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Monkey Mind. Drawing in meetings.

01 Jul

Al Franken sketches Jeff Sessions during Elena Kagan hearings

No matter which side of the political spectrum you may land on, one has to admire our politicians for simply sitting through the seemingly endless, though important, hours of meetings and hearings that keep our country in sync.  A few days ago, a friend sent me an article about one such politician who was seen/caught sketching during a hearing.

Al Franken, Senator from Minnesota and a member of the judiciary committee, was sitting through the confirmation hearing of potential Supreme Court Justice, Elena Kagan.  During the long and arduous process, Franken was seen sketching the likeness of fellow judiciary committee member, Alabama Senator Jeff Sessions. Depending on the political slant of the source, reports of this sketchy behavior ran from mildly amused to downright furious at this apparent show of boredom and lack of respect for our country’s due political process.

In Eastern traditions, there is a term called the Monkey Mind. It reflects our inability to mentally ‘sit still’.  Everyone has experienced this with the mind racing from thought to thought like a monkey jumping from tree to tree (especially during work meetings).  There are many thoughts on how to quiet the monkey mind, from yoga and meditation, to exercise and diet change.  During the research process for Drawing Down the Vision, we came across an article which states that doodling can help you pay attention.  After years of getting in trouble in school for doodling, it was refreshing to see evidence that students who draw during a lecture may actually be retaining more information and paying closer attention.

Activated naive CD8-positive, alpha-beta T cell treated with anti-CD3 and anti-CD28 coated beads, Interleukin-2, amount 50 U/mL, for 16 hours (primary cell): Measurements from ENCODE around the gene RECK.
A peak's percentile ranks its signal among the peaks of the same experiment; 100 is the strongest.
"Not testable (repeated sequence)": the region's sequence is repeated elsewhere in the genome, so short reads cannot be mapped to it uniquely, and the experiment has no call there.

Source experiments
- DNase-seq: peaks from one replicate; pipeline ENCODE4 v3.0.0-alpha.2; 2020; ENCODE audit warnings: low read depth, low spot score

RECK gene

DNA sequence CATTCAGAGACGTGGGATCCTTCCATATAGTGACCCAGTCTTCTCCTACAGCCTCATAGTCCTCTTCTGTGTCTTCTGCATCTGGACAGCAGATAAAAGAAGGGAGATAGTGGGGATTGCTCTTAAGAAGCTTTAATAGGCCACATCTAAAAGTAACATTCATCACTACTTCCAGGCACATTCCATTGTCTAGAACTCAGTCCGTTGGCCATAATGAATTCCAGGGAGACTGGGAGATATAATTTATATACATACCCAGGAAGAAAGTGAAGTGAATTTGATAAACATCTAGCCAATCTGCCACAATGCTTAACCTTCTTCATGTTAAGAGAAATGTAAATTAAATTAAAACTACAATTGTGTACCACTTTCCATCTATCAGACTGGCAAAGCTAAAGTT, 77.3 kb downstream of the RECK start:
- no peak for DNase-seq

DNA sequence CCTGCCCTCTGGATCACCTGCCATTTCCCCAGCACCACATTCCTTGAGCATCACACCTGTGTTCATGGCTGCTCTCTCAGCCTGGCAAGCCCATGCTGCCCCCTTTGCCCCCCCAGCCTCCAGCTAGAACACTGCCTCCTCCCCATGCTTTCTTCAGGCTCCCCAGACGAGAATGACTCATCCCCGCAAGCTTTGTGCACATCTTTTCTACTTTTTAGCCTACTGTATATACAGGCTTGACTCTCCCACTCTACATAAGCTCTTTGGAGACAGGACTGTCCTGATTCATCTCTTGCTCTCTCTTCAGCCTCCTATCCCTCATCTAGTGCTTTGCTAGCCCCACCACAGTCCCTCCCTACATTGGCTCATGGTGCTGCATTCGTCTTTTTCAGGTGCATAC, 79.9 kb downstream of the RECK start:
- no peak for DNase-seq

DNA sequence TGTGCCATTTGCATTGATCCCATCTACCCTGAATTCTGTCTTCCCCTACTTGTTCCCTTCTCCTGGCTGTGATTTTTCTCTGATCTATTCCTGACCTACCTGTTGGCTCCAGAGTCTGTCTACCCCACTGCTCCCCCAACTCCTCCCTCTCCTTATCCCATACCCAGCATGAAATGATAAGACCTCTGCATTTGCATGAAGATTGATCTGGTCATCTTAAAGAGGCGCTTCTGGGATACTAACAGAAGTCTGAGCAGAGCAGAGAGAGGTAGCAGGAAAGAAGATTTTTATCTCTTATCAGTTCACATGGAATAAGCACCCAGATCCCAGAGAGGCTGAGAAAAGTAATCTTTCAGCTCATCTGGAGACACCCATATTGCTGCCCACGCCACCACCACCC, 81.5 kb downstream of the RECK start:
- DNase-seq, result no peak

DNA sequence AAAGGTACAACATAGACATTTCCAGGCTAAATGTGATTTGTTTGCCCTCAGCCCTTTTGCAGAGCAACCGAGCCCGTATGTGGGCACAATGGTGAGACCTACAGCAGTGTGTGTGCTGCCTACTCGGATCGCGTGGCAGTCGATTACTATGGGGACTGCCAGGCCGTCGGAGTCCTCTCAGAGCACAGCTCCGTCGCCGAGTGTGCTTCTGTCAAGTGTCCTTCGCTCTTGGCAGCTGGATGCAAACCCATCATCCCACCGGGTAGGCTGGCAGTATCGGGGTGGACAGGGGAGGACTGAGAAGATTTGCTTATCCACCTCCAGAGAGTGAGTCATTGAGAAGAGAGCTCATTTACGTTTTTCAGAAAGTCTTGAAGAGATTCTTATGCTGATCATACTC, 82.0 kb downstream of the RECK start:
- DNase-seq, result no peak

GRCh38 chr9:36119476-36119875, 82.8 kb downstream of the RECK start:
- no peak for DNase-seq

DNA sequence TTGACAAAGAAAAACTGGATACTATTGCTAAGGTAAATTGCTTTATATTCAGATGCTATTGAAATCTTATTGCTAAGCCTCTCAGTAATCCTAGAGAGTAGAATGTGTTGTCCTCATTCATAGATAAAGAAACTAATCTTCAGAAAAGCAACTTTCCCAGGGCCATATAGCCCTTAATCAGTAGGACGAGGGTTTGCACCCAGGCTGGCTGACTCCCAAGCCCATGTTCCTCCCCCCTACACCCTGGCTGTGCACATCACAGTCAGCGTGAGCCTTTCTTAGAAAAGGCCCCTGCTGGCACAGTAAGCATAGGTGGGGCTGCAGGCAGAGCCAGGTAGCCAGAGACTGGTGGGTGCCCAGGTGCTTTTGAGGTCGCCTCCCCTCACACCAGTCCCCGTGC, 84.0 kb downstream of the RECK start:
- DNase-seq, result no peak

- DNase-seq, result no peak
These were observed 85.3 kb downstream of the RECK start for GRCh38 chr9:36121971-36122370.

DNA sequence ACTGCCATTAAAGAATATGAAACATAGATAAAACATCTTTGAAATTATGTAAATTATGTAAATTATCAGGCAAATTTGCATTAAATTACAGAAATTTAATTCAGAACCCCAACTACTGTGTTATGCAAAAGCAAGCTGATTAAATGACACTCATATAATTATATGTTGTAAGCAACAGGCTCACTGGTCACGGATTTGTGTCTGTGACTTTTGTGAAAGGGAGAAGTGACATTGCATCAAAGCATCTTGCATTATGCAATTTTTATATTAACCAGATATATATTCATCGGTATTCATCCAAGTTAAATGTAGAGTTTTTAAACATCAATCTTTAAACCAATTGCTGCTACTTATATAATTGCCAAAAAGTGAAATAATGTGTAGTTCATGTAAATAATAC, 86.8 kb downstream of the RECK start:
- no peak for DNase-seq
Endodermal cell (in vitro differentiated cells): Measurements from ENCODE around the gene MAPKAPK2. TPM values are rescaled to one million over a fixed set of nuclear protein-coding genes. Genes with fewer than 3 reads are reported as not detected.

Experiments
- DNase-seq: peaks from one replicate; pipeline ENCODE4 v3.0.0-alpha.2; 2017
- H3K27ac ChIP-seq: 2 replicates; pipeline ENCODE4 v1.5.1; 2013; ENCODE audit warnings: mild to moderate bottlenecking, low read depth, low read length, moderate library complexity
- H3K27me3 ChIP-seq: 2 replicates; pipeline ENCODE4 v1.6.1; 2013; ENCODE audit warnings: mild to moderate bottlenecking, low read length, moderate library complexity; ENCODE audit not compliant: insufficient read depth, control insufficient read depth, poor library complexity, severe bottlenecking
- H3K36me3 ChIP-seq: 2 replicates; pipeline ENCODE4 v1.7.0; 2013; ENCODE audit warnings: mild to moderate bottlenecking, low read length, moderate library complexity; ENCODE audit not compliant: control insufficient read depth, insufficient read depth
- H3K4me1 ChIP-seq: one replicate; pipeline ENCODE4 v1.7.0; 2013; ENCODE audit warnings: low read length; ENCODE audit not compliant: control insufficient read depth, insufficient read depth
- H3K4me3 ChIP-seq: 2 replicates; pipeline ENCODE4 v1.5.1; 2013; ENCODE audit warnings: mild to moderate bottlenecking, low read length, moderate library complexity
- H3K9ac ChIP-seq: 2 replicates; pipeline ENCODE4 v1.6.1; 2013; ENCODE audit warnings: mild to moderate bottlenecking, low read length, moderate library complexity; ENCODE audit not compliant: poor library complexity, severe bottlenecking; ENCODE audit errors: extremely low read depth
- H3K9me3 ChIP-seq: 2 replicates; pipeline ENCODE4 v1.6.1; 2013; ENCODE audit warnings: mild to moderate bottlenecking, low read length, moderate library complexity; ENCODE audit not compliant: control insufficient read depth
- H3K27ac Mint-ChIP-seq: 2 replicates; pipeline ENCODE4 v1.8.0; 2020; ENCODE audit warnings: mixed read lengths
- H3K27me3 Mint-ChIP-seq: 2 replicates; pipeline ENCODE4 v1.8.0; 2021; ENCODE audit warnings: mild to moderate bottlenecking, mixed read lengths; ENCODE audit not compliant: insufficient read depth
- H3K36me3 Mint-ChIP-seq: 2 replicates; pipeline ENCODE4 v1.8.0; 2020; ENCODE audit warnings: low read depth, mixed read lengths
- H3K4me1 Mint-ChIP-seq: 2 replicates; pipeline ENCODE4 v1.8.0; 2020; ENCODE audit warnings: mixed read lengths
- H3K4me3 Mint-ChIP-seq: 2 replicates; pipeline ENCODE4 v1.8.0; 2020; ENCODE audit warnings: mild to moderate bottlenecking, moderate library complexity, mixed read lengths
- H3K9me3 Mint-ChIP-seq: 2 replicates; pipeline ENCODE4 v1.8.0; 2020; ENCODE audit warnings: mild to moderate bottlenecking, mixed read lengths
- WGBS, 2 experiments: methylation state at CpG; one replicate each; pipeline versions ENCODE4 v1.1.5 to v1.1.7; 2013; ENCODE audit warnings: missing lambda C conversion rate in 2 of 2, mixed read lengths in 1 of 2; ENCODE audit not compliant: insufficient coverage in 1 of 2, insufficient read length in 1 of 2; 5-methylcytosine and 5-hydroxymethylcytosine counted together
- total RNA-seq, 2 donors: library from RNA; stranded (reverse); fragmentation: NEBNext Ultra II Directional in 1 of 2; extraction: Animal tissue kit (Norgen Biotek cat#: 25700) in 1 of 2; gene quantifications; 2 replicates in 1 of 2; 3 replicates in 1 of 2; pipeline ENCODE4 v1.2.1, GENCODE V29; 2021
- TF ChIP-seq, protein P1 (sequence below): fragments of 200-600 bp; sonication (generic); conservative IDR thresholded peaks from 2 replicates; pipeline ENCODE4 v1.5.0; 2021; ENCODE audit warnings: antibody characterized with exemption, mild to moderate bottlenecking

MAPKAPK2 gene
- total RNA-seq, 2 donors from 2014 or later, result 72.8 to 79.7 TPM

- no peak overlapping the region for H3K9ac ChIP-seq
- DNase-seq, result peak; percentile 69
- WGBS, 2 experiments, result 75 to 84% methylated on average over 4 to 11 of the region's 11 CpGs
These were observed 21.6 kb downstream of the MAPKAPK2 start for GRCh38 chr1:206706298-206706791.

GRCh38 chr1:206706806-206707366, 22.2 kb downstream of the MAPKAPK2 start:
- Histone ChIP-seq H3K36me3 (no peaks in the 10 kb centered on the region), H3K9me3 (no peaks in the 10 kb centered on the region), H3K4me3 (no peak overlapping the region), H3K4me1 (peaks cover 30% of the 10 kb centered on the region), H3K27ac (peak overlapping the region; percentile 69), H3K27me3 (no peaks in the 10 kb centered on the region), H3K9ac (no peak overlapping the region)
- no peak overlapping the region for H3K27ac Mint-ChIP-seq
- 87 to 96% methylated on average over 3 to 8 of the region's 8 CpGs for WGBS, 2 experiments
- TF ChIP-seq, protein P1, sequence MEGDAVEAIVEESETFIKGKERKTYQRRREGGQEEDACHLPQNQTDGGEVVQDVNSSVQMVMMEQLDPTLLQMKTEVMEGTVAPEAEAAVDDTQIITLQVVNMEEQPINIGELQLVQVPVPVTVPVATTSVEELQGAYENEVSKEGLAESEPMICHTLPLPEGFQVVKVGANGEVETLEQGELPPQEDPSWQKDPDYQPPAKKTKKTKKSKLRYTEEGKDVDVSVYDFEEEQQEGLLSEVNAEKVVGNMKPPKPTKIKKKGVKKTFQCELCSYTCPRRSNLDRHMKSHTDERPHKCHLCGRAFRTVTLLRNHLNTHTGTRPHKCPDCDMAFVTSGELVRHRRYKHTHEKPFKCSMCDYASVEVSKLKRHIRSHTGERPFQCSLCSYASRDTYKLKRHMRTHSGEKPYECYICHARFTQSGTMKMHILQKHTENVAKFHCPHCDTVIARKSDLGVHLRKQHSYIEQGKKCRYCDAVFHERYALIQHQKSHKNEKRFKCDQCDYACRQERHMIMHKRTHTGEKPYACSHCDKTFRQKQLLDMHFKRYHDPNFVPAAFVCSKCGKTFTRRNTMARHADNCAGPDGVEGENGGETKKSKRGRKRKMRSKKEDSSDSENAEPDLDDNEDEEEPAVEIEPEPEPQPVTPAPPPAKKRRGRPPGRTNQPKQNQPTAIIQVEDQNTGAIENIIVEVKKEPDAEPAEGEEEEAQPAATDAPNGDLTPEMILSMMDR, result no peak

Which leads me back to Senator Franken.  Perhaps Franken was drawing in order to stay more focused on the content of the hearing.  Perhaps all of our politicians should be provided with some sketching supplies. Next time you are in a work or committee meeting where the content is important but difficult to stay excited about, try picking up a pen and paper and drawing.  You could sketch the furniture in the room, the people around you, or something from your inner landscape. Try to visually represent the information to help you see things differently. In the end, you may find you have quieted the monkey mind and are a more focused and active participant in the meeting.

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